'My sitters were more likely to be somewhat hazily discovered in a bower or grotto of silvery blossom or in some Hades of polka dots.' CB

The haze of Beaton's tinsel and cellophane props,his costumed & gowned sitters, made Beaton's subjects the envy of every aristocrat. When Beaton sends "Cook" a copy of her portrait-a vision- she looks at it admiringly and declares, “I could be aristocracy!”

Cecil Beaton as Major-General FH Seymour, The Groom of the Robes, at 'The Opera Ball', Metropolitan Opera House New York, April 1933. NPG

Beaton  was known as one of the foremost of the Society photographers by 1930. His own special signature became the doubling up of his sitters- twins, sisters or debutantes or a single sitter reflected in a piano top, mirror or some other clever Beatonesque ploy.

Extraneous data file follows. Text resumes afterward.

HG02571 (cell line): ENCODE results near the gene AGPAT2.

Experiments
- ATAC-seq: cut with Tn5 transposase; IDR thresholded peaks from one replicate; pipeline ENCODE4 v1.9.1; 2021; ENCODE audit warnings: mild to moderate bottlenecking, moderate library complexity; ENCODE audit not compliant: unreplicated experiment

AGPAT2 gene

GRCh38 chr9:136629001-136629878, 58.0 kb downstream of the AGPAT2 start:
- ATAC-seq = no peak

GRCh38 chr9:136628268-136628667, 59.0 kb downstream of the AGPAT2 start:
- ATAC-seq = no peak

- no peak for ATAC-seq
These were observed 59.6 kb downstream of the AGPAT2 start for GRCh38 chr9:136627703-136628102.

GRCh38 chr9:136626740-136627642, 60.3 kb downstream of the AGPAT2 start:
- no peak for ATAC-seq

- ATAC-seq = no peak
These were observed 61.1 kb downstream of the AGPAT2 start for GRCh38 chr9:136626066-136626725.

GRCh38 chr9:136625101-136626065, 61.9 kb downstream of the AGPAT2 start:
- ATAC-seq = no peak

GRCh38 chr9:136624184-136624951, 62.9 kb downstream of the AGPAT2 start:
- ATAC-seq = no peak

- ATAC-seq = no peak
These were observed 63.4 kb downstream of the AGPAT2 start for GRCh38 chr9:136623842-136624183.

Baba Beaton

 Paula Gellebrand by Cecil Beaton

 Marlene Dietrich by Cecil Beaton

'We all owe a great debt to Cecil, for keeping the idea of style alive.'  David Bailey

Drawing pictorial paradigms  from Watteau, Fragonard, Gainsborough and Piranesi ,Beaton blew up his work to create backdrops for his photographs. His idea- grandeur without the hauteur. Beaton photographed the Queen and other Royals with these scenes in the background. Not just for the Royals, Beaton used them to create the noble aristocratic image dear "Cook" craved so.

 Doris Duke by Cecil Beaton

image borrowed from Colette van den Thillart at Nicky Haslam Design

 The Famous Beauties Ball, 1931.Miss Baba Beaton (second from left) surrounded by Jess Chattock, Nancy Mitford, and Carol Prickard in enormous pageant dresses. by Cecil Beaton